by Kacie Miura and Jessica Chen Weiss
Although some might expect China to try to exploit an inexperienced President Trump, our research, emphasizing two key factors in recent behavior, suggests that Beijing is unlikely to gamble on such a risky strategy, or even probe the new administration, and is more likely to adopt a wait-and-see approach and extend an early “grace period” toward the new president.
by Bruce J. Dickson
China watchers are often obsessed with the prospects for regime change. What is often overlooked is the nature of public opinion in China, including how society responds to the CCP survival strategy’s three elements: repression, legitimation, and co-optation.
by Rupal N. Mehta and Rachel Elizabeth Whitlark
Iran is one of 31 countries to have historically possessed nuclear latency, or the technology to build nuclear weapons. Yet both the academic and policy communities have understudied this critical facet of proliferation: what drives states like Iran to acquire latency? What are the consequences for regional and global security? What should strategically be done?
THE TRUMP PHENOMENON
by Andrew Rojecki
Donald Trump’s 2016 campaign was the result of a set of underlying conditions that has been building for a generation and has led to what may be a new normal in U.S. politics—a politics of insecurity that originate beyond the nation’s borders.
by Taesuh Cha
Trump’s rise is symptomatic of American people, particularly in rural southern and interior Western communities in the Jacksonian tradition, increasingly embracing the idea of being freed from the burdens of global leadership. Many overseas are concerned we are witnessing a historical watershed with the direction of U.S. hegemony and the post-war liberal world order beginning to change.
An Agenda for the Next President
by Hal Brands
Did the Obama administration have a grand strategy? Yes, if one defines grand strategy realistically. Was it effective? That record was more ambiguous, revealing fundamental dilemmas of contemporary U.S. grand strategy that are unlikely to disappear anytime soon.
by Marc Lynch
As has been true for decades, the structural realities of the Middle East are likely to defeat any efforts by the Trump administration to transform the U.S. role in the region. But the greatest question of all will not be about strategy, but whether Trump rethinks any of the five U.S. interests that have remained stable for 60 years.
by Michael McFaul and Abbas Milani
A return to isolation and complete confrontation with Iran is neither wise nor possible. Instead, in part because current U.S.-Iranian relations are analogous to U.S.-Soviet relations in the 1980s, the Trump administration should take a page from Reagan and Secretary George Shultz toward the Soviets and adopt an approach of realistic engagement toward Iran.
by Stephen Tankel
As emotionally gratifying as it might be, designating Pakistan a state sponsor of terrorism would be a mistake. But unilateral and multilateral mechanisms could be used to try to coerce Pakistan to undertake tactical shifts on militancy that might have strategic effects over time.
by Jenna Jordan, Margaret E. Kosal and Lawrence Rubin
How and why has the use of force become a counterterrorism strategy, not just an important tactic? Kinetic options are not the only, or even primary, answer to countering terrorism and often result in suboptimal strategies which weaken U.S. power and lead to a greater loss of American lives.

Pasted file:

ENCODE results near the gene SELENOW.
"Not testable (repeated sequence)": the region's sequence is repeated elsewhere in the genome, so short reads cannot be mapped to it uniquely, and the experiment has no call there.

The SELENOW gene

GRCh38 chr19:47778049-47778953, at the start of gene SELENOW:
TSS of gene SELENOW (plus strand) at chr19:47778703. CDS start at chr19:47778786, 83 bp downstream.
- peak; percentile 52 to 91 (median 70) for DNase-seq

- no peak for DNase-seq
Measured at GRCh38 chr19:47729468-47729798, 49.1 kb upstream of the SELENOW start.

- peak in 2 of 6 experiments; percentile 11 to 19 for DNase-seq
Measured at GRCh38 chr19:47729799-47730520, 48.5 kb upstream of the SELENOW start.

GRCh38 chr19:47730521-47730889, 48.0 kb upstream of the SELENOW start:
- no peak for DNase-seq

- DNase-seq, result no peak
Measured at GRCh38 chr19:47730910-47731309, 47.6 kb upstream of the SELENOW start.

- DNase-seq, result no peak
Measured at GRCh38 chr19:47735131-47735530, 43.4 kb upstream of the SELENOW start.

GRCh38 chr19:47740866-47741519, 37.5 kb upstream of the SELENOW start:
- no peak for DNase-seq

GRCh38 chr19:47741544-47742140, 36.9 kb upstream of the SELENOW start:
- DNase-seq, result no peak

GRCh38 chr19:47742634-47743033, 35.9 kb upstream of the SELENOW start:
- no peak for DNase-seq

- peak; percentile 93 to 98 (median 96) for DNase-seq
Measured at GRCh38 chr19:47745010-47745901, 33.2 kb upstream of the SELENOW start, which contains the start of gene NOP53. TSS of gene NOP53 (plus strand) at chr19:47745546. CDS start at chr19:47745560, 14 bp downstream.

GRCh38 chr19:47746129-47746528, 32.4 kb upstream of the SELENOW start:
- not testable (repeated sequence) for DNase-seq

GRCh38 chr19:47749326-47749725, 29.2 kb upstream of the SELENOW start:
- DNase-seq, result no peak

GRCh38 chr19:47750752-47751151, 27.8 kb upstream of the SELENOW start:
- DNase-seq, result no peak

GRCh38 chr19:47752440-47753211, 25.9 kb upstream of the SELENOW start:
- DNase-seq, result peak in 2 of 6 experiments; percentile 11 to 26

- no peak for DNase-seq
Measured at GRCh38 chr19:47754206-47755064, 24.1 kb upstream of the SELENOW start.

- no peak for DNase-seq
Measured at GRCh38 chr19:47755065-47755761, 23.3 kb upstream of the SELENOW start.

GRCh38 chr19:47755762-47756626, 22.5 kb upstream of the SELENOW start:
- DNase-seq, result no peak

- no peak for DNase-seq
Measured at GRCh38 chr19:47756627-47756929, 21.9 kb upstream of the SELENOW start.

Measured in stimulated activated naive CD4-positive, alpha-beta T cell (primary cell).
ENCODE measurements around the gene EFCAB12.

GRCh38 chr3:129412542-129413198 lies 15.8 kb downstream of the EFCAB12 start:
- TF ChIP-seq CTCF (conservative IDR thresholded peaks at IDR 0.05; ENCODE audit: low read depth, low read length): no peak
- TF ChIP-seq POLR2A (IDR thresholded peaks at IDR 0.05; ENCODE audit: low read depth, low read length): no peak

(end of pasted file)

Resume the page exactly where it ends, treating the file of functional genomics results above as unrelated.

by Charles T. Call
The failed states paradigm has receded, but what should be done about the humanitarian and security challenges presented by fragile and failing states? Here are seven elements of a new approach that might reverse the global trend toward more numerous, deadly, and costly conflicts.
Behind the Headlines
by George Perkovich and Toby Dalton
How will Indian decision makers deter and/or respond to the next terrorist attack emanating from Pakistan? The odds-on favorite among defense analysts in Delhi is air power. Unfortunately, the attraction of limited, precise air-borne strikes is offset significantly by inadequacies and risks that could even make them counterproductive.
by Daniel Byman
Syria is at a crossroads; so is U.S. policy. The range of choices is wide, but all of them are bad. A more realistic discussion of policy options should reflect their many potential advantages, limits, and costs, outlined here...
by Mitchel B. Wallerstein
The former Clinton administration official unveils progress that North Korea has made on four parallel nuclear and missile initiatives that could soon amount to a survivable, strategic nuclear capability. As a result, it is time for the United States to state unambiguously that it will impose secondary sanctions and resort to pre-emptive military action if Pyongyang performs additional nuclear or missile tests or deploys certain new and threatening military systems.
by Harry Harding
The United States is immersed in its most intense China policy debate in decades. For a variety of reasons, reviewed here, dissatisfaction with China’s domestic and international evolution has become widespread as has pessimism about the future of U.S.–China relations, leading to a growing debate over three broad ways to revise U.S. policy.
by Mehdi Khalaji
Iran’s policy toward nuclear talks changed not because of Rouhani’s election in 2013, but because of Supreme Leader Khamenei in 2011. Yet the future of that agreement, whose significance in Iran is comparable to the 1987 ceasefire with Iraq, depends on continuing political will, which could be disrupted by at least three factors inside Iran.
by Kathryn Stoner and Michael McFaul
Neither a ‘‘too soft’’ nor ‘‘too hard’’ U.S. approach to Russia explains the recent return to a bilateral Cold War confrontation, nor was it an inevitable Russian policy. Instead, it is Vladimir Putin’s unique response to Russian domestic political and economic upheaval.